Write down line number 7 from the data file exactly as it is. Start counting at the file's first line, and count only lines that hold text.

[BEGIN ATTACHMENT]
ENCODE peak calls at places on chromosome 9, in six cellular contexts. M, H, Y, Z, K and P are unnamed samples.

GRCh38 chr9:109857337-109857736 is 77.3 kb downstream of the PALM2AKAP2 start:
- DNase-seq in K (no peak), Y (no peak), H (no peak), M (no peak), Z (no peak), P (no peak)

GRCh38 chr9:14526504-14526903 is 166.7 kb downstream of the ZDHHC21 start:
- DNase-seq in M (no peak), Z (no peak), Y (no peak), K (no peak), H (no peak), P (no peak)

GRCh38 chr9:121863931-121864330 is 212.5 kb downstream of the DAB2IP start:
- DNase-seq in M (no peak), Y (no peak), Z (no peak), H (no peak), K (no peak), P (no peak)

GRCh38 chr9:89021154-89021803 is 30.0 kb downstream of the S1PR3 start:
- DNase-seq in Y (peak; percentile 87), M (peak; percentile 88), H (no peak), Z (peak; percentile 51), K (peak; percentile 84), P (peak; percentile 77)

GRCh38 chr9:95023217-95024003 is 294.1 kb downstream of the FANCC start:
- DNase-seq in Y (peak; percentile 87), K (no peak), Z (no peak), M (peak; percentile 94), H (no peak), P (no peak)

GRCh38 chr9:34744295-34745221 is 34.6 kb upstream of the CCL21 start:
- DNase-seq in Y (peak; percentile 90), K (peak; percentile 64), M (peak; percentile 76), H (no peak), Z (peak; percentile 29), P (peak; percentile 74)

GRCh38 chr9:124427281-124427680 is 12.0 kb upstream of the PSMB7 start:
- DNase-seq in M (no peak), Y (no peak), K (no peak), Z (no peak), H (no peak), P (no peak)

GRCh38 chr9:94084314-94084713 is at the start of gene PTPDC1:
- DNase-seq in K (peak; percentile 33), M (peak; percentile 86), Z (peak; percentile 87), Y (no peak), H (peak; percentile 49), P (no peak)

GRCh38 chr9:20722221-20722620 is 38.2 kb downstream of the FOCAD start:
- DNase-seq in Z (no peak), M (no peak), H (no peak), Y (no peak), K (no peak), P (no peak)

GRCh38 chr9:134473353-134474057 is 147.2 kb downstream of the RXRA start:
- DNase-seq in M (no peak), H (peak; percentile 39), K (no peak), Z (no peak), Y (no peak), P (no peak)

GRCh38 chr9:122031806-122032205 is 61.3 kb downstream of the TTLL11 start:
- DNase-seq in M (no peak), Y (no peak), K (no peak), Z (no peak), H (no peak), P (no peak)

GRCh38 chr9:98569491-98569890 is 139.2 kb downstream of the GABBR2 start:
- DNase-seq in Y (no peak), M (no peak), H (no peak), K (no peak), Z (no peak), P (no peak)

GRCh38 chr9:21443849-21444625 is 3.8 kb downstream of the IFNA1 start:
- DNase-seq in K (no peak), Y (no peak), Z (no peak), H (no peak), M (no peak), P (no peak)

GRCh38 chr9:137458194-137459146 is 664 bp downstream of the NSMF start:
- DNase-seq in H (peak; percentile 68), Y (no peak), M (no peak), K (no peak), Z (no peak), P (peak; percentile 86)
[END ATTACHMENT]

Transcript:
- DNase-seq in M (no peak), Y (no peak), Z (no peak), H (no peak), K (no peak), P (no peak)